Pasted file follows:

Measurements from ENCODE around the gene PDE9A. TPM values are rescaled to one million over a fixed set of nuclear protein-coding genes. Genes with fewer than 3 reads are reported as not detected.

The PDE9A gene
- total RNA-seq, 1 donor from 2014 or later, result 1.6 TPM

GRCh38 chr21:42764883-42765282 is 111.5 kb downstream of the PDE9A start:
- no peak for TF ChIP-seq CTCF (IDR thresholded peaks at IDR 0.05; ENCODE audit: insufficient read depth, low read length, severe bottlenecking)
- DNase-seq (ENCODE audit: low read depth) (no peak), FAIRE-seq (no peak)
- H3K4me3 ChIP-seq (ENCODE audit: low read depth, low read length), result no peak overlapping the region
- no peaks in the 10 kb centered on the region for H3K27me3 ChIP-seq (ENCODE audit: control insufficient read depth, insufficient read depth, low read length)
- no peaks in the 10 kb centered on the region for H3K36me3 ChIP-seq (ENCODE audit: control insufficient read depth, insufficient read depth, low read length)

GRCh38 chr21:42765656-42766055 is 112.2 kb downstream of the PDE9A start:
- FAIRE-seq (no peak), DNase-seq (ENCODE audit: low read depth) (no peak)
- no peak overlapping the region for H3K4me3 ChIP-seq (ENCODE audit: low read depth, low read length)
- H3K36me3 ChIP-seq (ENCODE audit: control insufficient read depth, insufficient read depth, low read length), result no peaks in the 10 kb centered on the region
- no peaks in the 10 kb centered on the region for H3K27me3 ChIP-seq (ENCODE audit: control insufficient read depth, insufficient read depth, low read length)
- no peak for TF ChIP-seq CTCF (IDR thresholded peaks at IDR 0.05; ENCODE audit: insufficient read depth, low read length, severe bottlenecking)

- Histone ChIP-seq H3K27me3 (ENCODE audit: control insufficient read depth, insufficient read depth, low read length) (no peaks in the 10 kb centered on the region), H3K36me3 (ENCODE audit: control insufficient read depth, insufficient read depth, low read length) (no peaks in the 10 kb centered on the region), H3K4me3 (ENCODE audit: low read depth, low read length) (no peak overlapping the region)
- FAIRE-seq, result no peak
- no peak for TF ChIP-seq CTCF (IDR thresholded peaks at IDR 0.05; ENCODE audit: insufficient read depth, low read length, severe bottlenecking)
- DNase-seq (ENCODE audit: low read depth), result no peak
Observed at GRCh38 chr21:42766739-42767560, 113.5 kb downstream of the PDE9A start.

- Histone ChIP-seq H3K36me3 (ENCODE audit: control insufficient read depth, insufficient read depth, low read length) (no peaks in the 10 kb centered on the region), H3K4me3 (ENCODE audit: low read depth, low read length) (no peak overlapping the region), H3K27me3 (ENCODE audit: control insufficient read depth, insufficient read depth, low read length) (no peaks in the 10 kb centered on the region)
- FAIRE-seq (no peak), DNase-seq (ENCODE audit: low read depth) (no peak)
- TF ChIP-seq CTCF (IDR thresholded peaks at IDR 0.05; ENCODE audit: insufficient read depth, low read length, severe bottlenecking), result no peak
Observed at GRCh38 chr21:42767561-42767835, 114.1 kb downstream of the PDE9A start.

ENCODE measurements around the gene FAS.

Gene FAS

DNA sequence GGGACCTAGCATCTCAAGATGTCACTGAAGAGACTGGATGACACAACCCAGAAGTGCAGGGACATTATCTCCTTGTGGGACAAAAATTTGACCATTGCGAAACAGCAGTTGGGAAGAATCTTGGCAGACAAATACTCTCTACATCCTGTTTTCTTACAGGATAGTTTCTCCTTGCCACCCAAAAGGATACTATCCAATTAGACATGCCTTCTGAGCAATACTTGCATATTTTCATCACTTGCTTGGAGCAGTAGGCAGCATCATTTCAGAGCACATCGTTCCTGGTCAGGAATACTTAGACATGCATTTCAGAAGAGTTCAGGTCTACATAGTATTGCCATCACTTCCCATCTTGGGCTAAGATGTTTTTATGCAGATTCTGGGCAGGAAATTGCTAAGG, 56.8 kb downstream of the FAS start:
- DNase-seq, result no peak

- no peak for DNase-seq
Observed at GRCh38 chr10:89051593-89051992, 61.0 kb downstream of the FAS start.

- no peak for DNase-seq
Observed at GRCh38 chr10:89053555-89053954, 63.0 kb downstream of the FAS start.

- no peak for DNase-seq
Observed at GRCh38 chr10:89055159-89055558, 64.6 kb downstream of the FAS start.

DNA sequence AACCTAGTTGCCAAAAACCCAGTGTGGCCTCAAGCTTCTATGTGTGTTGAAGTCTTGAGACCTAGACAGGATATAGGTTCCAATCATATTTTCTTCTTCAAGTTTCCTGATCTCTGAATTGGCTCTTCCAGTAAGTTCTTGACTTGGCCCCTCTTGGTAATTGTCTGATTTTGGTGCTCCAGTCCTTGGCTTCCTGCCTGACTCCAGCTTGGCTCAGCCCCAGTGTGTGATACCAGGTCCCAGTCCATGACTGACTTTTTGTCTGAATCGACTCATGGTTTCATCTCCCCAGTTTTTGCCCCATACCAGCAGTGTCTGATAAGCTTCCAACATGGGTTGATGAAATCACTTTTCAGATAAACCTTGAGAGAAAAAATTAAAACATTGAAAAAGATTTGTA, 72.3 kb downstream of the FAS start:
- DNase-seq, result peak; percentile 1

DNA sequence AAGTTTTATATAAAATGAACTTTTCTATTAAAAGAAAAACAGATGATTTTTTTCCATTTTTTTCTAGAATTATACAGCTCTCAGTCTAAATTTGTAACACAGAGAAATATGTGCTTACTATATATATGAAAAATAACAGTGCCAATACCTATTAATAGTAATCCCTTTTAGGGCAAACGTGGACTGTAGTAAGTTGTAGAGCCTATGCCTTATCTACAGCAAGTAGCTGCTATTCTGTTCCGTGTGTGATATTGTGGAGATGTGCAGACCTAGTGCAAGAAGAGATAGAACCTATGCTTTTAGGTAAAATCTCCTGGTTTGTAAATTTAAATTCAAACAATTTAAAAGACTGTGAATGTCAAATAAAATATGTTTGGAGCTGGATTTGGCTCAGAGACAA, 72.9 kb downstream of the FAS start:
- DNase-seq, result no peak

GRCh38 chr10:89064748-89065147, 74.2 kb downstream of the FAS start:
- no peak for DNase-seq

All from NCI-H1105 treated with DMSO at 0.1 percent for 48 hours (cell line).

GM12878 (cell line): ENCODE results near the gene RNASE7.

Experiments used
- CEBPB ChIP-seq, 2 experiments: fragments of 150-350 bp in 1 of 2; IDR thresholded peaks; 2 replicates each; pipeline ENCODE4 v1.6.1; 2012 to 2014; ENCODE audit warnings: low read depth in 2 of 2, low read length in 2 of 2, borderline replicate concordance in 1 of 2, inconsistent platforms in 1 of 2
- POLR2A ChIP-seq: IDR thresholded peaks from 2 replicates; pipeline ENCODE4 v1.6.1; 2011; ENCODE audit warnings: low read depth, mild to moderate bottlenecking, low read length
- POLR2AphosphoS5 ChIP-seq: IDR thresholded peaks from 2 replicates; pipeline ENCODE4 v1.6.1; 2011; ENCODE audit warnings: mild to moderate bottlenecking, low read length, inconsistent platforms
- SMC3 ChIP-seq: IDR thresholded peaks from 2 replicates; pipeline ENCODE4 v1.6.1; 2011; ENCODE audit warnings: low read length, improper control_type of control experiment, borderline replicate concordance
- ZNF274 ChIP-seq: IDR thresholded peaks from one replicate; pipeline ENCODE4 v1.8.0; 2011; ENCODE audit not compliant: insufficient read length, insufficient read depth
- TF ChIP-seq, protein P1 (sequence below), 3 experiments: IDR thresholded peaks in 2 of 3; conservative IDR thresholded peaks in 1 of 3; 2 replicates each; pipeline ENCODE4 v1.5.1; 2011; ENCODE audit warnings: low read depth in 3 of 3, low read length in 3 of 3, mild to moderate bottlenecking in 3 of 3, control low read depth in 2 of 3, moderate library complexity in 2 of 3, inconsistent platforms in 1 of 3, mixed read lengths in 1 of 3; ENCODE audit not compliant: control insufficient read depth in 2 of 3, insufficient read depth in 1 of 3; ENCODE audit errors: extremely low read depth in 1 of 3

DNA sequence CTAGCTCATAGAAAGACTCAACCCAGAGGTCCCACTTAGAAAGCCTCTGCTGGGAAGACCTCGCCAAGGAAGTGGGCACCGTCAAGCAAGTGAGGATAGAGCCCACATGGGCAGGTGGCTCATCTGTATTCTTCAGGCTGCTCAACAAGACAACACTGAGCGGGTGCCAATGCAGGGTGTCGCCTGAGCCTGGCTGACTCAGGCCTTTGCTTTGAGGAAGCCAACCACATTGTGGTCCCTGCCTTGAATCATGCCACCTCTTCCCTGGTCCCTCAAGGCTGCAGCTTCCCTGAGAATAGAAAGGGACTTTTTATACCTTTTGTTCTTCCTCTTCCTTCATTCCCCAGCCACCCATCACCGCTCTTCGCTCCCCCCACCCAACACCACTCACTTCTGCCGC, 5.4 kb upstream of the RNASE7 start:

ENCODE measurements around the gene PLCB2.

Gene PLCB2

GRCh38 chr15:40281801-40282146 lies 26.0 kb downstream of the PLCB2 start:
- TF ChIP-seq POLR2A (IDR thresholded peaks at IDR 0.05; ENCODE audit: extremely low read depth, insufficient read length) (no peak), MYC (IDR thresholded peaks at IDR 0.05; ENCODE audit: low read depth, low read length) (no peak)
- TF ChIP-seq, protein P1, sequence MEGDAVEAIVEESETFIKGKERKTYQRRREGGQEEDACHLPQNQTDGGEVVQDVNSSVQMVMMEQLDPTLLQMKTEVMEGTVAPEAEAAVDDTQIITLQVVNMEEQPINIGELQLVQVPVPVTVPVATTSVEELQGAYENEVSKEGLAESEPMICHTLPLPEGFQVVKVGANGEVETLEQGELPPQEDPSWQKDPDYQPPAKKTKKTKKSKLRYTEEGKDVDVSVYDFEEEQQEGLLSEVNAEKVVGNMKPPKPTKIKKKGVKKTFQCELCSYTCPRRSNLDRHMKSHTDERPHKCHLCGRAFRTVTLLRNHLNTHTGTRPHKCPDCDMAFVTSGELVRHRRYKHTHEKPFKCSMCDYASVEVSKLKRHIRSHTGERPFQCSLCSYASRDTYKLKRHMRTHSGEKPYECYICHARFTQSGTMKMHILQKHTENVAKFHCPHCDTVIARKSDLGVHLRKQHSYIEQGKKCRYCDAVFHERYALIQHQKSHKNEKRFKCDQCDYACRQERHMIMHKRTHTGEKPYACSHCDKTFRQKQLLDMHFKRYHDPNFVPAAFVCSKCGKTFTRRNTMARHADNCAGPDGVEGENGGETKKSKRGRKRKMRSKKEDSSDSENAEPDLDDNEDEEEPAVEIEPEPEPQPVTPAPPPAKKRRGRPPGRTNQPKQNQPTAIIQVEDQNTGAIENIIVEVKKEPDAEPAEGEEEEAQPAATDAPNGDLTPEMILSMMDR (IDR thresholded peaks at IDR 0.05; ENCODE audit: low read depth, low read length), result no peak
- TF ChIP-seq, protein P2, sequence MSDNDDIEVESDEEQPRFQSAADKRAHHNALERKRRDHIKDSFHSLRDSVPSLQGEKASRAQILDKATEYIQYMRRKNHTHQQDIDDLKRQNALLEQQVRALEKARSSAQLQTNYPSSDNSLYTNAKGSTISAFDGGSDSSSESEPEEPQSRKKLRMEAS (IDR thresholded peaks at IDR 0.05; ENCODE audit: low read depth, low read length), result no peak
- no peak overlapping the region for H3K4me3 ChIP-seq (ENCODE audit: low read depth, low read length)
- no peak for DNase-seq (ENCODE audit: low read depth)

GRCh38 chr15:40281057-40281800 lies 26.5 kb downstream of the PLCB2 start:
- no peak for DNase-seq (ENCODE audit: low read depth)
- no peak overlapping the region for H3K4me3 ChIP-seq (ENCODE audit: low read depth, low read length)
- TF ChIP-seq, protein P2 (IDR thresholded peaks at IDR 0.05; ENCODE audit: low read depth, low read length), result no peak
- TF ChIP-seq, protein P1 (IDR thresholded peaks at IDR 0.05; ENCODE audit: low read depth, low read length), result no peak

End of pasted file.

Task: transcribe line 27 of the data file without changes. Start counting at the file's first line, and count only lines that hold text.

DNA sequence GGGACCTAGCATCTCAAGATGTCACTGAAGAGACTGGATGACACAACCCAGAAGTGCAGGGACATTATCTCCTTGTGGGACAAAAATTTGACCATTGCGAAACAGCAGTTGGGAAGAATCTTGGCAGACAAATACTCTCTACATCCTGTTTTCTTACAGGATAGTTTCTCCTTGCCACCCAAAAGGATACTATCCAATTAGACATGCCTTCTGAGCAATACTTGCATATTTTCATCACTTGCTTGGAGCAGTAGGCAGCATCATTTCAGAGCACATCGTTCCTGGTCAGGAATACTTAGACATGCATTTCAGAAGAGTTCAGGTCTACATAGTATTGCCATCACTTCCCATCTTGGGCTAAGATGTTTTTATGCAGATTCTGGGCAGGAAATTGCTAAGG, 56.8 kb downstream of the FAS start: